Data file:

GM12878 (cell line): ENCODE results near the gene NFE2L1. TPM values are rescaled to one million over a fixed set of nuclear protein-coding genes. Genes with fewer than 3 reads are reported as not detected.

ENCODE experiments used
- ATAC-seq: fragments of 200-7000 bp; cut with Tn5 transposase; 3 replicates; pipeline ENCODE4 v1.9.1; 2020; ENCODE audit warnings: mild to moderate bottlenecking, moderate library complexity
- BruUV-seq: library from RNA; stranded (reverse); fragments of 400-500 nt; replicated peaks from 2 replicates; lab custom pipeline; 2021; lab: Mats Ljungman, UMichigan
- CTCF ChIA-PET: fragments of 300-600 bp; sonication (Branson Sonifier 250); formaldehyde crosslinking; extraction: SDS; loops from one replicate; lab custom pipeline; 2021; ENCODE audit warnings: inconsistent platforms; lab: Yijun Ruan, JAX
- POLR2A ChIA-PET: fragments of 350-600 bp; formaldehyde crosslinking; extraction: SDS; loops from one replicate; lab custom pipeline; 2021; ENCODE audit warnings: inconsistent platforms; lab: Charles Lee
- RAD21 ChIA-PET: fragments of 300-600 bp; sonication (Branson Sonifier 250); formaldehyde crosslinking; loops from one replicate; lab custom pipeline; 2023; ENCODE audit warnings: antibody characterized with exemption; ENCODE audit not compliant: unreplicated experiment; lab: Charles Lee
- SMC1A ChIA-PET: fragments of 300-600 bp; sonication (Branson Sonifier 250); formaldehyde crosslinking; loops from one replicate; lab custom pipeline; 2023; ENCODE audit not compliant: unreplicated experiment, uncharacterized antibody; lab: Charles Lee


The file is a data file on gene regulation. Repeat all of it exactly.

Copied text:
GM12878 (cell line): ENCODE results near the gene NFE2L1. TPM values are rescaled to one million over a fixed set of nuclear protein-coding genes. Genes with fewer than 3 reads are reported as not detected.

ENCODE experiments used
- ATAC-seq: fragments of 200-7000 bp; cut with Tn5 transposase; 3 replicates; pipeline ENCODE4 v1.9.1; 2020; ENCODE audit warnings: mild to moderate bottlenecking, moderate library complexity
- BruUV-seq: library from RNA; stranded (reverse); fragments of 400-500 nt; replicated peaks from 2 replicates; lab custom pipeline; 2021; lab: Mats Ljungman, UMichigan
- CTCF ChIA-PET: fragments of 300-600 bp; sonication (Branson Sonifier 250); formaldehyde crosslinking; extraction: SDS; loops from one replicate; lab custom pipeline; 2021; ENCODE audit warnings: inconsistent platforms; lab: Yijun Ruan, JAX
- POLR2A ChIA-PET: fragments of 350-600 bp; formaldehyde crosslinking; extraction: SDS; loops from one replicate; lab custom pipeline; 2021; ENCODE audit warnings: inconsistent platforms; lab: Charles Lee
- RAD21 ChIA-PET: fragments of 300-600 bp; sonication (Branson Sonifier 250); formaldehyde crosslinking; loops from one replicate; lab custom pipeline; 2023; ENCODE audit warnings: antibody characterized with exemption; ENCODE audit not compliant: unreplicated experiment; lab: Charles Lee
- SMC1A ChIA-PET: fragments of 300-600 bp; sonication (Branson Sonifier 250); formaldehyde crosslinking; loops from one replicate; lab custom pipeline; 2023; ENCODE audit not compliant: unreplicated experiment, uncharacterized antibody; lab: Charles Lee